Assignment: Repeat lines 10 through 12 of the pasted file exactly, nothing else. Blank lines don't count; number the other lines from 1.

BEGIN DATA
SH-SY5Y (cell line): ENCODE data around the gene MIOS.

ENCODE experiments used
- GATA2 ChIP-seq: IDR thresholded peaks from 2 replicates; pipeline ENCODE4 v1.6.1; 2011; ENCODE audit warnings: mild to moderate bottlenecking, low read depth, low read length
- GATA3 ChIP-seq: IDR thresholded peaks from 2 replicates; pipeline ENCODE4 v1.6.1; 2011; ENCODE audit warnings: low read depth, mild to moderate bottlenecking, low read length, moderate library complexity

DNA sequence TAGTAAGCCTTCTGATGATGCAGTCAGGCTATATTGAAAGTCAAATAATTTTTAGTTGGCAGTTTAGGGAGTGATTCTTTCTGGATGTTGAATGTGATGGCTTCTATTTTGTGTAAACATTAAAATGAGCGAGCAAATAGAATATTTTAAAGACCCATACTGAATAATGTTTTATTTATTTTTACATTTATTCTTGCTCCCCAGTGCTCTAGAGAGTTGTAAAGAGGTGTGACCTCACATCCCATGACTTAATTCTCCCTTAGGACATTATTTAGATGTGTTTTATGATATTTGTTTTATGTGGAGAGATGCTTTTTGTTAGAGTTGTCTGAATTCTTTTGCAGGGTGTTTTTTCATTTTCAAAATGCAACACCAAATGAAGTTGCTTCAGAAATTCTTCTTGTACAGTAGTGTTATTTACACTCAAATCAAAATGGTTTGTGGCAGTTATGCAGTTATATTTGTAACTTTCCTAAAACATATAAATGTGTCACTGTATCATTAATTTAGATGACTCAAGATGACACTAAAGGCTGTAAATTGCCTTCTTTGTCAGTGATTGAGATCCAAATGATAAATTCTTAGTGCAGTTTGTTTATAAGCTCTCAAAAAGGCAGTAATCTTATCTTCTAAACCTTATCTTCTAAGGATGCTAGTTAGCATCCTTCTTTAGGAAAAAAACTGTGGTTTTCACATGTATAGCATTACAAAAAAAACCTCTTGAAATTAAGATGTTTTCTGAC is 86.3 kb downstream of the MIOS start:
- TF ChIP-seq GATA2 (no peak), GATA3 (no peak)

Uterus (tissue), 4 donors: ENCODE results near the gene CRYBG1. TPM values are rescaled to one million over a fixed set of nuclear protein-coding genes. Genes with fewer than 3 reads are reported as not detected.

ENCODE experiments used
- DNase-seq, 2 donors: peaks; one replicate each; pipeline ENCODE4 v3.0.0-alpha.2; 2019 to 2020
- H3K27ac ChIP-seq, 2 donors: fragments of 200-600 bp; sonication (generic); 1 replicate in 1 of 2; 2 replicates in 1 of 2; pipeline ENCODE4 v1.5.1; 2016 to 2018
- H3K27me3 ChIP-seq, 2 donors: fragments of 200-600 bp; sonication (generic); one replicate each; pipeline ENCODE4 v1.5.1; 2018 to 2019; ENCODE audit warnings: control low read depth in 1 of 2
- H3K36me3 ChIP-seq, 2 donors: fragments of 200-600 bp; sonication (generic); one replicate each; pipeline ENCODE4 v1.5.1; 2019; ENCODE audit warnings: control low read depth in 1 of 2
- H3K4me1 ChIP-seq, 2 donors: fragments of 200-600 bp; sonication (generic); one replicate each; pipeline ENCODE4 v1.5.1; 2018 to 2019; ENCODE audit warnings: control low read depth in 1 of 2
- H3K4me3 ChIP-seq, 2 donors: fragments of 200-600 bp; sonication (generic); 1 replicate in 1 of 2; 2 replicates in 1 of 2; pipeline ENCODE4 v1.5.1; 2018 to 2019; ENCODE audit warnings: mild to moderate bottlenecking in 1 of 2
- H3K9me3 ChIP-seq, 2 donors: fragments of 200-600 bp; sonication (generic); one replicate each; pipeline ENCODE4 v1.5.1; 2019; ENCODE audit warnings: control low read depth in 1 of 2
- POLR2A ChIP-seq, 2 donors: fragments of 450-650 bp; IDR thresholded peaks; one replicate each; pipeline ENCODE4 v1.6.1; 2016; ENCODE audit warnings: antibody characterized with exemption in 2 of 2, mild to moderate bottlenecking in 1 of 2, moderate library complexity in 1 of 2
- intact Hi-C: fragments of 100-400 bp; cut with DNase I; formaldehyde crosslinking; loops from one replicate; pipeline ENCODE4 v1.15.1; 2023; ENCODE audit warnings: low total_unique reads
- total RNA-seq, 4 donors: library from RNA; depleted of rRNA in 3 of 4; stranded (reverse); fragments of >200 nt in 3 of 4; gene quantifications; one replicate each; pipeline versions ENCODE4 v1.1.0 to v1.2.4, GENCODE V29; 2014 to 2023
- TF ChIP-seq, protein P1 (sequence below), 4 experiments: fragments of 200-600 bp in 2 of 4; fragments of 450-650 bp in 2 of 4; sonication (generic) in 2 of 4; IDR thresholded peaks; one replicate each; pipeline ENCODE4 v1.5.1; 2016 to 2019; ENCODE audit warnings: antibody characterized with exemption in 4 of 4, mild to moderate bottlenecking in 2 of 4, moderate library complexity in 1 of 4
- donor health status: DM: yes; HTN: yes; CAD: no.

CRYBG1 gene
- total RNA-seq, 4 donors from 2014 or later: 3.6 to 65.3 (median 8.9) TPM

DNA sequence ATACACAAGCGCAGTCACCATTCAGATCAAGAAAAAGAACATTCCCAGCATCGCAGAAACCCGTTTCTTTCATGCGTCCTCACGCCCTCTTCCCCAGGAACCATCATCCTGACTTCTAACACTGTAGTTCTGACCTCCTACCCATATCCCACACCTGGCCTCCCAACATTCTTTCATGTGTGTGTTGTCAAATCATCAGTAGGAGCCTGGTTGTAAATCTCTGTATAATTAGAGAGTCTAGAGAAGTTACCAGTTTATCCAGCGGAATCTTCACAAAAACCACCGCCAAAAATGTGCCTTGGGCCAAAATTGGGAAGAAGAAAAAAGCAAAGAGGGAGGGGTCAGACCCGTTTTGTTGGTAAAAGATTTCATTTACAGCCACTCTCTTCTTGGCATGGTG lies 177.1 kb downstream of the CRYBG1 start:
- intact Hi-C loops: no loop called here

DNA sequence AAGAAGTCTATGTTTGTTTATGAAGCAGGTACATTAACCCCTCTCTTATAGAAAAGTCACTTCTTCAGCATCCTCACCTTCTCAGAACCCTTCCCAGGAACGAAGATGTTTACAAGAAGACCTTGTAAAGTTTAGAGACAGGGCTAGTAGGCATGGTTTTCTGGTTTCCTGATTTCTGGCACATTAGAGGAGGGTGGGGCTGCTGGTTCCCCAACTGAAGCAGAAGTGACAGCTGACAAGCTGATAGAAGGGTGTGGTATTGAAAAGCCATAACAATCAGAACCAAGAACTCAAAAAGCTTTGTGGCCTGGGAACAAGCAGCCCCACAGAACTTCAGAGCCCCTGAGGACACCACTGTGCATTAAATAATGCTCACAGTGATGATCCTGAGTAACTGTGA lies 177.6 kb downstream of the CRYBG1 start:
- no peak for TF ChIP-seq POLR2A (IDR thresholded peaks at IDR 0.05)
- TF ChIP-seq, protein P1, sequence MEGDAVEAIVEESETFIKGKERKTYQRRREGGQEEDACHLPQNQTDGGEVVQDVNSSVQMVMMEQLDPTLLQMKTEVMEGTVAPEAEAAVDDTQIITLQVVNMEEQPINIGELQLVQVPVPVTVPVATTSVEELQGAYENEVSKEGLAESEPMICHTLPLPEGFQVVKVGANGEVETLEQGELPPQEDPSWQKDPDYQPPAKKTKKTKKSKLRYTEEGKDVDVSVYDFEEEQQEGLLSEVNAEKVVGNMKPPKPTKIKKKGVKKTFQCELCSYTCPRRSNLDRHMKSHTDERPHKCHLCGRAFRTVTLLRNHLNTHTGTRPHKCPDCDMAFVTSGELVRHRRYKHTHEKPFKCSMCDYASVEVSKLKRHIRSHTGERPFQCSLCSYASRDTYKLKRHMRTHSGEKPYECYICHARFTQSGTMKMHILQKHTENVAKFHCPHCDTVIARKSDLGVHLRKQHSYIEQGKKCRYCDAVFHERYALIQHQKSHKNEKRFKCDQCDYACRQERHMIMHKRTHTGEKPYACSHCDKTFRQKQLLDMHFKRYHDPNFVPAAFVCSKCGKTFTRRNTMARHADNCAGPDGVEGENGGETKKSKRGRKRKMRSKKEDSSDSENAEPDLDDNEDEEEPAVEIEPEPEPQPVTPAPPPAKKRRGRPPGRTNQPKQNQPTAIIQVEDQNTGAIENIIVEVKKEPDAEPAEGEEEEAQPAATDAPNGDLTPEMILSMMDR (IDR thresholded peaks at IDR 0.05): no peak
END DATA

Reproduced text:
- H3K27ac ChIP-seq, 2 donors: fragments of 200-600 bp; sonication (generic); 1 replicate in 1 of 2; 2 replicates in 1 of 2; pipeline ENCODE4 v1.5.1; 2016 to 2018
- H3K27me3 ChIP-seq, 2 donors: fragments of 200-600 bp; sonication (generic); one replicate each; pipeline ENCODE4 v1.5.1; 2018 to 2019; ENCODE audit warnings: control low read depth in 1 of 2
- H3K36me3 ChIP-seq, 2 donors: fragments of 200-600 bp; sonication (generic); one replicate each; pipeline ENCODE4 v1.5.1; 2019; ENCODE audit warnings: control low read depth in 1 of 2